The Comboni Missionaries’ exposure to conflict areas in Central America, as reported in Friday’s article, confronts them with the rising problem of child trafficking from Central America to the United States.
The northern triangle countries of Guatemala, El Salvador, and Honduras in Central America have been seeing a humanitarian outflow driven by organised crime. Nearly 40,000 unaccompanied children and an equal number of mothers with children arrived in the United States since October 2014, driven by the false promises of human traffickers and organised criminals.
The US Senate’s Homeland Security and Governmental Affairs Committee recently received evidence on this pressing matter. Bishop Mark Seitz of El Paso, Texas, gave testimony on behalf of the US Conference of Catholic Bishops (USCCB) and in his capacity as a member of the board of the Catholic Legal Immigration Network (CLINIC), urging that: “The United States has a moral obligation to protect unaccompanied children and families from persecution in Central America.”
He added: “If we do not respond justly and humanely to this challenge in our own backyard, then we will relinquish our moral leadership and moral influence globally”.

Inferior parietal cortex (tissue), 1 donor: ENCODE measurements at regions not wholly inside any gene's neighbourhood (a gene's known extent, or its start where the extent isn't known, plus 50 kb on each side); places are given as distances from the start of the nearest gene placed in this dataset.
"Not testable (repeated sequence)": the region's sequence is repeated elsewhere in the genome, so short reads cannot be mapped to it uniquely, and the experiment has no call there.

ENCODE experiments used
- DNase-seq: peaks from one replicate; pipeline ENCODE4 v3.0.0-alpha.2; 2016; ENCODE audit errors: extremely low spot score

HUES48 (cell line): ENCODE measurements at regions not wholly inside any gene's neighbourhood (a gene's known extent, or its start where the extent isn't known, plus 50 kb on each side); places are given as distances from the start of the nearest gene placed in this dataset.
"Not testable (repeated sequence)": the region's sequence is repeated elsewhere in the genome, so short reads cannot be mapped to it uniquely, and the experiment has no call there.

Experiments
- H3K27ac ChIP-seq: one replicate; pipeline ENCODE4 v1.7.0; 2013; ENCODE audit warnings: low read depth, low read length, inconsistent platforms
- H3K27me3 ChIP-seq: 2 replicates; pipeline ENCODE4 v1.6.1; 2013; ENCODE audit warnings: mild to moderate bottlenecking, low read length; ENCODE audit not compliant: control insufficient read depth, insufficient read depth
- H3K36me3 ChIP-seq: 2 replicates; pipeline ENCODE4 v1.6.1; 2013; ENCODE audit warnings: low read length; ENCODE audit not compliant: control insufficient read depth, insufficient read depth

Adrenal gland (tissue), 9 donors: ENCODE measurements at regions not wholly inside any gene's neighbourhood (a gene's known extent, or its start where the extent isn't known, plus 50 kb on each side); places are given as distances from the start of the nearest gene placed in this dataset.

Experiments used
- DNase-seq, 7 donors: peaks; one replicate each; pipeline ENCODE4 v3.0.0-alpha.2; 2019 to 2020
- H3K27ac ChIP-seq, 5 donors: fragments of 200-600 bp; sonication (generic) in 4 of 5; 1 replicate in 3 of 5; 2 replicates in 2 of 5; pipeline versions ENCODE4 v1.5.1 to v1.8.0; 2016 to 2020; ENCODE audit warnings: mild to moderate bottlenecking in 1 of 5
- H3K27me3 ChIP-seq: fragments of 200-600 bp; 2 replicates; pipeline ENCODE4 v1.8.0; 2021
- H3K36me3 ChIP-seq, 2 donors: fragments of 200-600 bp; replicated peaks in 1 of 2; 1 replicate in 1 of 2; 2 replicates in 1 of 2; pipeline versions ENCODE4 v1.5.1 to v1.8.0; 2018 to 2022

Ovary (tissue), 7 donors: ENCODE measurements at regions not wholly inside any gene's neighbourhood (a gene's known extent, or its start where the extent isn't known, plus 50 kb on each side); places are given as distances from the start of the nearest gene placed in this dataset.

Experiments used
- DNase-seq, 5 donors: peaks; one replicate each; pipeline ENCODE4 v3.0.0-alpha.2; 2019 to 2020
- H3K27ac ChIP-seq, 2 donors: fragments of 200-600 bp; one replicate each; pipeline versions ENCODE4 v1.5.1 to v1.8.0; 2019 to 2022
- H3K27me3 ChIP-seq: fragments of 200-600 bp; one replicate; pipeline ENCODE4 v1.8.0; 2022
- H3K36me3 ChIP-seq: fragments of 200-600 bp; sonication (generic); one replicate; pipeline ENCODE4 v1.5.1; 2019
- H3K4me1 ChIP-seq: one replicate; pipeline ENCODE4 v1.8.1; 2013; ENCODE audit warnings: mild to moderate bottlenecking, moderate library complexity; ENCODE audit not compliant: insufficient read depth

Bishop Seitz pointed to the human consequences of US policies which are designed to deter migration from the region. One of these is US support for Mexican interdiction efforts, in which children and families are intercepted in Mexico and sent back to danger – in violation of international law.
Bishop Seitz recommended ending these interdictions and instead introducing a regional system which would screen children and families for asylum in Mexico and other parts of Central America. He called for Congress to approve and increase a $1 billion aid package proposed by the administration. “If we export enforcement,” Bishop Seitz said, “we also must export protection”.
Bishop Seitz recalled the words of Pope Francis before Congress in September when he invoked the golden rule in guiding our nation’s actions toward those seeking safety in our land. Quoting the Holy Father, Bishop Seitz repeated to the committee:
“The yardstick we use for others will be the yardstick which time will use for us.”